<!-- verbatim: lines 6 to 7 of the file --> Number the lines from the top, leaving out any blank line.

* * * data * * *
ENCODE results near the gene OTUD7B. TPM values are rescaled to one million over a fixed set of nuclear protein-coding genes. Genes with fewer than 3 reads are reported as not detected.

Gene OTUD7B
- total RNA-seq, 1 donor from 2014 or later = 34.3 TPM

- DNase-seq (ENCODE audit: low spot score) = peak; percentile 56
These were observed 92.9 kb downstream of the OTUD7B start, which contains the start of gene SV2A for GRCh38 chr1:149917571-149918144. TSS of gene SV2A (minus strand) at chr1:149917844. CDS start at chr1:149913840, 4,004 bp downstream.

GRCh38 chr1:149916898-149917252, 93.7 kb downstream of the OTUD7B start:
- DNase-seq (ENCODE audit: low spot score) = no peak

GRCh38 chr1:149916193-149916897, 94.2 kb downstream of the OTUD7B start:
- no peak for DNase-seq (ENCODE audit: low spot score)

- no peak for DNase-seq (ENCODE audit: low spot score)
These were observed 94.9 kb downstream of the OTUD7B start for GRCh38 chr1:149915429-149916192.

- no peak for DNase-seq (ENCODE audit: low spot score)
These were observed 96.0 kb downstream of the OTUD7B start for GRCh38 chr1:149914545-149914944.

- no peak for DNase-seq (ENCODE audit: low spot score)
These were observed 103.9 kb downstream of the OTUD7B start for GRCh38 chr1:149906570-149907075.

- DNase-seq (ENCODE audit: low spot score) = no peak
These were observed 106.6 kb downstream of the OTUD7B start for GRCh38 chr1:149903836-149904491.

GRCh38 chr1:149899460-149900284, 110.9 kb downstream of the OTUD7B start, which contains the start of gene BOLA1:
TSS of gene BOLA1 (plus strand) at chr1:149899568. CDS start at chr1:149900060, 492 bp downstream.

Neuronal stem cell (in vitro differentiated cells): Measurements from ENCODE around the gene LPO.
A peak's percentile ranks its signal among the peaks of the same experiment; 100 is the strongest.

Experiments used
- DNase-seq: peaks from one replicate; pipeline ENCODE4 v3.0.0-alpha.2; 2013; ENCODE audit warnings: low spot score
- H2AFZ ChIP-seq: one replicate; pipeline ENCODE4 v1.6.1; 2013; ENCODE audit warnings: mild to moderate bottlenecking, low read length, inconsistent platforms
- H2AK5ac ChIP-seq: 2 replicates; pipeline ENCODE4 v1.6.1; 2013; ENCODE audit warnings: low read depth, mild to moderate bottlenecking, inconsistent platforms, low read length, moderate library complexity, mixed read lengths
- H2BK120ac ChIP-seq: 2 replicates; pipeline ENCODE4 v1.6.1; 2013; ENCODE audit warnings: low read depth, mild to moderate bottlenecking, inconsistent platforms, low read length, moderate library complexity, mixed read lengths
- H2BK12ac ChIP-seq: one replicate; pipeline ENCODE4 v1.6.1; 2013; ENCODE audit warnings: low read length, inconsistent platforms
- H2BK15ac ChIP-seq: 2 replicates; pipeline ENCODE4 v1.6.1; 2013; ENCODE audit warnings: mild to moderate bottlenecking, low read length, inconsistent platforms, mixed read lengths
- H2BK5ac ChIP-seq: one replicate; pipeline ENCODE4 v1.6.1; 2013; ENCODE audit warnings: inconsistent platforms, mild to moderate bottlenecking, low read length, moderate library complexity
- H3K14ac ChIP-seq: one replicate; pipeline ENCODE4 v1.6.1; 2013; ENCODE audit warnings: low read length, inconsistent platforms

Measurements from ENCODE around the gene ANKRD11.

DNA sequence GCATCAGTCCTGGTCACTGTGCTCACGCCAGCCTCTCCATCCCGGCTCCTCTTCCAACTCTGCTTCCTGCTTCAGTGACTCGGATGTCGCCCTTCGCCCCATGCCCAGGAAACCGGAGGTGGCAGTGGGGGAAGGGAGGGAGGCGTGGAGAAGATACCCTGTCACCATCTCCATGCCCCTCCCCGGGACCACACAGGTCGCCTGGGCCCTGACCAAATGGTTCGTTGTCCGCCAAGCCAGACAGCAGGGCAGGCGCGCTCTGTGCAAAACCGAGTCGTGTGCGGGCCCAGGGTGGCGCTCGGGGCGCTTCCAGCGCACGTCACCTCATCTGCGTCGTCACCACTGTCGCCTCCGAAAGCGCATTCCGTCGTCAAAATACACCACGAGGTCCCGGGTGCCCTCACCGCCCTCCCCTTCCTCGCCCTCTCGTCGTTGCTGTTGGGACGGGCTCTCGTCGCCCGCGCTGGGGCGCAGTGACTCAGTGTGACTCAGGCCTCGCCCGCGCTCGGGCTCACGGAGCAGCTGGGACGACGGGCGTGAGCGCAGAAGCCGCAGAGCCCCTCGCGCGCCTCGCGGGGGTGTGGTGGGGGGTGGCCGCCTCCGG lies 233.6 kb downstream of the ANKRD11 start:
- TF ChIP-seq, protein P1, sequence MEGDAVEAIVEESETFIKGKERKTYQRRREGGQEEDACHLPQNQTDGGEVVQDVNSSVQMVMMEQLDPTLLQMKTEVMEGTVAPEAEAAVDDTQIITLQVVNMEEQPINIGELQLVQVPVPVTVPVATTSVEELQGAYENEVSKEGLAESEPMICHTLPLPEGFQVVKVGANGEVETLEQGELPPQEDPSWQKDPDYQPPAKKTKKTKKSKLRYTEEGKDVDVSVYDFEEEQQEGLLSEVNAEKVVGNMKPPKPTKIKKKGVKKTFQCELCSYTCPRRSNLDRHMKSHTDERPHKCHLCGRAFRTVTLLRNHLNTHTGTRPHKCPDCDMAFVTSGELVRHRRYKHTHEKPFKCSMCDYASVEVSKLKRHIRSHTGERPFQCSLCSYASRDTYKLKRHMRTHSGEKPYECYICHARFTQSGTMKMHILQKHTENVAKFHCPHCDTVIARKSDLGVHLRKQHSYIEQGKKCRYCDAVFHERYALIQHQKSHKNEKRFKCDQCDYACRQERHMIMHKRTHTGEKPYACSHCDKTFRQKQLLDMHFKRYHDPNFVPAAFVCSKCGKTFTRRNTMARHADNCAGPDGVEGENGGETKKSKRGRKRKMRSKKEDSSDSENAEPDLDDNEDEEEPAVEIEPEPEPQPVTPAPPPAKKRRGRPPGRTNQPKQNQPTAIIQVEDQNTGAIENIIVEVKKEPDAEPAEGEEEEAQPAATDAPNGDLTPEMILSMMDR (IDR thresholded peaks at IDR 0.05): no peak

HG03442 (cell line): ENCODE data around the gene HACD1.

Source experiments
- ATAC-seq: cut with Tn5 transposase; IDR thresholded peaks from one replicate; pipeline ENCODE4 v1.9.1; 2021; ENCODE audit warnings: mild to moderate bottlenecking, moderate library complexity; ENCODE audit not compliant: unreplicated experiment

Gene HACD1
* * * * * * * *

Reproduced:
GRCh38 chr1:149916898-149917252, 93.7 kb downstream of the OTUD7B start:
- DNase-seq (ENCODE audit: low spot score) = no peak